Dr. Kassim Ouattara, an emergency area physician, was on get in touch with when victims of the attack began arriving at the hospital Friday.

“I was so frustrated and so sad,” he said. “I asked God to give me the energy to kill these poor men” who had carried out the attacks.

Security around town should be bolstered, he stated, but after talking to his neighbors he understood why most men and women are behaving normally. They operate close to the Radisson Blu, and the day right after the attacks they went back to their jobs.

“We have no choice,” Dr. Outtara said they told him.

Along the popular Rue Princess, a street lined with boutiques, nightclubs and restaurants, enterprise was a bit slower than usual on Saturday evening, workers there mentioned. In March, a masked gunman killed five people in a grenade and machine gun attack at the La Terrace bar nearby.

Sitting outside that bar, now referred to as Doo Doo, amongst the empty beer bottles collected more than the weekend, Allassane Doua mentioned he had been on the lookout for something suspicious. He performs at bar Bla Bla, next to the site of the March attack.

“We’ll keep going with life,” Mr. Doua stated. “You shouldn’t expect people’s way of life to adjust. We fight for the future, not the previous.”

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Bandar Sabung Ayam

Agen Sabung Ayam – Following Myanmar Election, Handful of Signs of a Much better Life for Muslims

Agen Sabung Ayam

YANGON, Myanmar — A handful of months ahead of the general election right here, the military-backed government struck hundreds of thousands of Muslims from the voter rolls. To be reinstated, they would have to prove their citizenship, but with out utilizing their government-issued ID cards, which the government had voided.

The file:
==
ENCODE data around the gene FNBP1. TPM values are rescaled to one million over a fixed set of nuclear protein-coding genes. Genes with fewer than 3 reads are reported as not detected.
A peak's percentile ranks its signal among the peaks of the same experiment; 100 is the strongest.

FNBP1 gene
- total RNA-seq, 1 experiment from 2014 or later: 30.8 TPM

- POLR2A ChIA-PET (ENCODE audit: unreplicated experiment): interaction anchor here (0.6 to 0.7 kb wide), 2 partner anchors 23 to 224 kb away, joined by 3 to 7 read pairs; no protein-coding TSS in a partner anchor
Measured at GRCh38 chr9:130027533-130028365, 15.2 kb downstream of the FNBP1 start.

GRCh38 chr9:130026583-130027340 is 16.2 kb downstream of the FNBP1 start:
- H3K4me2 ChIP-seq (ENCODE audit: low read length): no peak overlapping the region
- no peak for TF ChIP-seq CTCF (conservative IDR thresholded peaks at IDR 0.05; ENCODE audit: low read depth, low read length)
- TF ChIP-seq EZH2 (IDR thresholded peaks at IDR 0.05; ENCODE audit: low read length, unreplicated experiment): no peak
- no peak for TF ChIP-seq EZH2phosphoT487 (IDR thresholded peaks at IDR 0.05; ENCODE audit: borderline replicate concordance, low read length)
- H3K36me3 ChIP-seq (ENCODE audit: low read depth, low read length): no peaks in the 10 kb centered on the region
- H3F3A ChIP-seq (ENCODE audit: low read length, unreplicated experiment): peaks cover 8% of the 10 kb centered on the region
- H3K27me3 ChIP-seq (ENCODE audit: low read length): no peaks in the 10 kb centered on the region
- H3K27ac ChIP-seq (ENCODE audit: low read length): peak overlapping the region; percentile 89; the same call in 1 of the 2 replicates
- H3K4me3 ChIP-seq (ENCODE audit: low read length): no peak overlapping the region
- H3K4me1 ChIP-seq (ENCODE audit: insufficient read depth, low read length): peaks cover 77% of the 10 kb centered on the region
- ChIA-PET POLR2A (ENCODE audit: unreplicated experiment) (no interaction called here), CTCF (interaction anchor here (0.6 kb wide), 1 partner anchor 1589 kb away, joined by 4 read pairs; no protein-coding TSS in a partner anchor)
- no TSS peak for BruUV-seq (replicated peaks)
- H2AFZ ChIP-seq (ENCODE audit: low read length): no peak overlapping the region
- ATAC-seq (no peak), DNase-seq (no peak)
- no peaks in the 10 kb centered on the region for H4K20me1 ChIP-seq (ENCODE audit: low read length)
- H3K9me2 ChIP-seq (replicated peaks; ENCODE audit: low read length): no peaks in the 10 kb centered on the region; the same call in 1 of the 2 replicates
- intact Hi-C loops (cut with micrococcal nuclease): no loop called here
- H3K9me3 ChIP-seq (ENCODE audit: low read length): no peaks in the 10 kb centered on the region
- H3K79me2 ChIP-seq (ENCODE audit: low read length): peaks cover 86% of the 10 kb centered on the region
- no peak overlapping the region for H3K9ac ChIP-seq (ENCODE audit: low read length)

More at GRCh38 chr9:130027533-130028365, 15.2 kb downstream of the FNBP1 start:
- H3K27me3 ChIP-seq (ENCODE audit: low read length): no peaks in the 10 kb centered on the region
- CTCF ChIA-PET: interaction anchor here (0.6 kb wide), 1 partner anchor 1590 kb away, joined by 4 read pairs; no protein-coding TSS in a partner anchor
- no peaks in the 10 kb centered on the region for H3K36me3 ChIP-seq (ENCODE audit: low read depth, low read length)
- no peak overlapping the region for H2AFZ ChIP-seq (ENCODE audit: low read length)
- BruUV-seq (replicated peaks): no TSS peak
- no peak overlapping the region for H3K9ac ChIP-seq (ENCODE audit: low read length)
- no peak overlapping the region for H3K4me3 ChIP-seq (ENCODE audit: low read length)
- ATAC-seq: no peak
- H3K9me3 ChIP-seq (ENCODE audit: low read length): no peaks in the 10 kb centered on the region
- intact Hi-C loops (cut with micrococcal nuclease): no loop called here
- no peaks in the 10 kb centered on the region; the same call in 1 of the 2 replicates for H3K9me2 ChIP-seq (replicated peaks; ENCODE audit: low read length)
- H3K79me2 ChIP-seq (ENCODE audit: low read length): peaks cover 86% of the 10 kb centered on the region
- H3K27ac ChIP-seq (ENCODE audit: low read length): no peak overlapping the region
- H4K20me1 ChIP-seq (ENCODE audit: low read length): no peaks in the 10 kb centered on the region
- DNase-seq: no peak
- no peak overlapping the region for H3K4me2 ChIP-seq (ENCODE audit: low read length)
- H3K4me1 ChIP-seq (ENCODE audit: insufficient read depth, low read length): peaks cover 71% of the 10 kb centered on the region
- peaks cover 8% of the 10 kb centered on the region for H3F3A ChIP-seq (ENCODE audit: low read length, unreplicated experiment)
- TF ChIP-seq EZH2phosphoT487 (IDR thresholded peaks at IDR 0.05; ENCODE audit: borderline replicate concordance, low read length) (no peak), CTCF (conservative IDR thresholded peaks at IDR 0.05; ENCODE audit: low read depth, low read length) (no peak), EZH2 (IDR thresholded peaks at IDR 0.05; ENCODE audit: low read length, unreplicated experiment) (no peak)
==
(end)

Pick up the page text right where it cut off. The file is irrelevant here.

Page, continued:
It was only the latest indignity heaped on the country’s numerous million Muslims, who face discrimination and have been subjected to murderous campaigns by radical Buddhists. Some Muslim members of Parliament have been barred from operating for re-election.

In the northwest, hundreds of thousands of ethnic Rohingya, a predominantly Muslim group, have been denied citizenship rights and are confined to bleak villages and camps.

As Myanmar’s democracy movement prepares to take power right after a landslide election victory last week, Muslims right here wonder whether their lives will increase beneath the new government, led by the National League for Democracy.

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Not likely, according to comments from N.L.D. officials.

“We have other priorities,” said U Win Htein, a senior celebration leader. “Peace, the peaceful transition of energy, economic development and constitutional reform.”

Referring to the Rohingya, he used language comparable to that employed by the present, military-backed government, saying that they were largely illegal immigrants who must be “returned” to Bangladesh.

“We’ll deal with the matter based on law and order and human rights,” Mr. Win Htein mentioned, “but we have to deal with the Bangladesh government simply because practically all of them came from there.”

The election on Nov. 8 has been extensively celebrated as a breakthrough for the nascent democracy here. But it was a bittersweet moment for Myanmar’s increasingly embattled Muslims, a lot of of whom had place their faith in Daw Aung San Suu Kyi, the Nobel Peace laureate, national democracy icon and leader of the National League for Democracy.

Authorities mentioned they anticipated no drastic modifications in government policies toward Muslims, but they held out hope that at least factors would not grow to be worse. Although the N.L.D. leaders created no campaign promises to end discrimination against Muslims, analysts said, they did not go out of their way to attack them.